Thanks to Jason_Wanderer and leskya for the inspiration!
FFXIII, for example, deals with ideas of fate and limitless capabilities; that “fate” isn’t really a one-and-done thing, anything can be changed.
And leskya wrote about the theme of fate in FFXV and FFXIII.
Fate is a big part in Final Fantasy, but why?
There’s a phrase in Japanese culture called “shouganai” (full term: Shikata ga nai) which roughly translate to “it cannot be helped” or “nothing can be done about it”. The concept of “shouganai” relates to their idea of “fatalism” (the belief that all events are predetermined and therefore inevitable), illustrated in one of Kotaku’s more famous articles “Japan: It’s Not Funny Anymore”:
One of these Japanese franchise cafes was called Saint Marc’s. The Saint Marc corporation was founded in 1989 by a couple of young people who didn’t know they wanted to have a cafe. Eventually, they had a cafe.
Well, eventually, they made a croissant with a little bit of chocolate in it. They called it the “Chocolate Croissant.”
Not two years later, Saint Marc’s Cafe had changed the name of all their locations to “Chokokuro Cafe”. “Chokokuro” is a little abbreviation, like “Pokemon” is to “Pocket Monsters.” “Chokokuro” is short for “Chokoreeto Kurowasan.” (In Japanese, as in French, the “t” in “Croissant” is silent.)
A Japanese friend who works in marketing told me this is the “Japanese resolve.” A company sees its fate and resigns itself to it. I think it sounds more like someone just giving up and settling for what they have.
A Japanese resolve is a form of fatalism. What does this have to do with Final Fantasy? Take a look at one of its most famous (and infamous) titles: Final Fantasy X and Final Fantasy XIII.
In Final Fantasy X, Sin represents a cycle of destruction on Spira.
To defeat Sin, summoners would journey through a series of temples, gathering powerful Aeons at each one in preparation for obtaining the Final Aeon in Zanarkand and combating Sin. For hundreds of years, this cycle continued—summoners would go on a pilgrimage to hone their abilities as they traveled to the ruins of Zanarkand and met Yunalesca, who would transform one of their guardians into a new Final Aeon. The summoner would give his or her life to destroy Sin with the Final Summoning, and Yu Yevon’s spirit would possess the Final Aeon and turn it into a new Sin.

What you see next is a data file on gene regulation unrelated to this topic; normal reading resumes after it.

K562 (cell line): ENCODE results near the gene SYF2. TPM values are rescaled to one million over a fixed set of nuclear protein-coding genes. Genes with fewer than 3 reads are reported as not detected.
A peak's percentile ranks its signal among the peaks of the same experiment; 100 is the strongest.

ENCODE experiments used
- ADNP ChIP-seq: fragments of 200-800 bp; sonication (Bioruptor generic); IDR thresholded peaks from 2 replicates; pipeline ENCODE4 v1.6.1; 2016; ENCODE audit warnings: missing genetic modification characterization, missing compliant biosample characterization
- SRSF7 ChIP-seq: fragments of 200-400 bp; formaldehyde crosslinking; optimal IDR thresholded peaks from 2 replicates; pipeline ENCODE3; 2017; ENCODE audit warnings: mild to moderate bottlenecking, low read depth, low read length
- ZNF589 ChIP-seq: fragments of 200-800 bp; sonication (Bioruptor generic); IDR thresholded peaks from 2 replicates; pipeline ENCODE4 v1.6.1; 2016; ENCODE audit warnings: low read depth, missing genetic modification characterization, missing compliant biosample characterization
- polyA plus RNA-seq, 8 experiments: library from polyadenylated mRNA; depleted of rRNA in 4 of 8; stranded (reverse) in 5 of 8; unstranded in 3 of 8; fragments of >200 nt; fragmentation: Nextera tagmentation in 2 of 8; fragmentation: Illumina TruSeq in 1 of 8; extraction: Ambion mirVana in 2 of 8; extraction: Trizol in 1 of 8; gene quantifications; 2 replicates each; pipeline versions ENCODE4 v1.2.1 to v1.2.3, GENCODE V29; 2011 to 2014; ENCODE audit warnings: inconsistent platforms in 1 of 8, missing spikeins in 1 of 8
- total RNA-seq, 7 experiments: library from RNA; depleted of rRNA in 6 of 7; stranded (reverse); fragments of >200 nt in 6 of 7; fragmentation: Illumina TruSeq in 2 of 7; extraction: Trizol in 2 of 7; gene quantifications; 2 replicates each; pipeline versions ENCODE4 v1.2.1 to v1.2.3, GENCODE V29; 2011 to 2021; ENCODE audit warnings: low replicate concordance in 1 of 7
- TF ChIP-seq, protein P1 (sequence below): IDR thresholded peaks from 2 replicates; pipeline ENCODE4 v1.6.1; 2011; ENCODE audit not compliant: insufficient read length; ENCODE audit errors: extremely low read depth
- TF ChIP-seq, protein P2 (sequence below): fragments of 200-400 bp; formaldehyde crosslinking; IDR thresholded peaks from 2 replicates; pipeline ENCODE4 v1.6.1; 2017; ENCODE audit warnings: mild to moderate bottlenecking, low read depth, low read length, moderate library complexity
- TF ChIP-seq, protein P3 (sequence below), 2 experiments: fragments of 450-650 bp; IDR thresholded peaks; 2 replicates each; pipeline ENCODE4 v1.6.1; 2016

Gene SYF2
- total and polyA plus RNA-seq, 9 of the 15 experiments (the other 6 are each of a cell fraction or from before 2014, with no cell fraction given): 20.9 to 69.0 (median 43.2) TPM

Final Fantasy XIII, on the other hand:
The main themes of Final Fantasy XIII are challenging fate and the concept of willpower. The main cast has an unjust fate (Focus) forced upon them and seek a way to escape it and do what they believe is right. Ultimately free will triumphs over fate, as the party rejects their Focus and follows their true desire, to save Cocoon. The themes are present with the characters of Serah and Cid Raines, who similarly defy their fate, and with the interactions of Hope and his father, who tells Hope he must find his own path in life. The fal’Cie are on the other side of this coin, unable to follow their heart’s desire as their fate is predetermined by their creator.
In Final Fantasy XIII, brand resigns one to completing one’s focus. If one completes their focus, the branded l’Cie enter crystal statis. If not, the branded turn into a Cieth. Either way is undesirable for the human. Listen to the main theme of Final Fantasy XII, “The Promise” (aka “Serah’s Theme”)
Fate will not leave you, hate will not heal you
This is Serah’s theme, and it refers to her fate as a L’Cie. But Lightning and friends set out to change her fate.
So why do Final Fantasy games challenge the concept of shouganai? Because Japan itself is challenging a partial departure from Eastern principles (in a limited sense). Japan was one of the very first Eastern countries to willingly (sometimes unwillingly) adopt Western techniques and practices. Why might Japan want to do this?
Well, Japan leans more towards the fatalistic (仕方がない) as the West which tends to value free will. The world is moving much more globally. Japan is resolving to their fate within their place of the world. Ironically, to adopt more Western principles such as capitalism, democracy, entertainment, etc.
Also, Japan’s attempt to become more Western is actually a product of their enlightenment about Buddhist free will. Their desire to follow this teaching more ardently. It’s also no surprise that Shintoism, a Japanese religion, values assimilation. Perfectly in line with the fate of the world connecting globally. However, Japan may challenge their fate of Western powers and globalism, to become more isolationist in the future…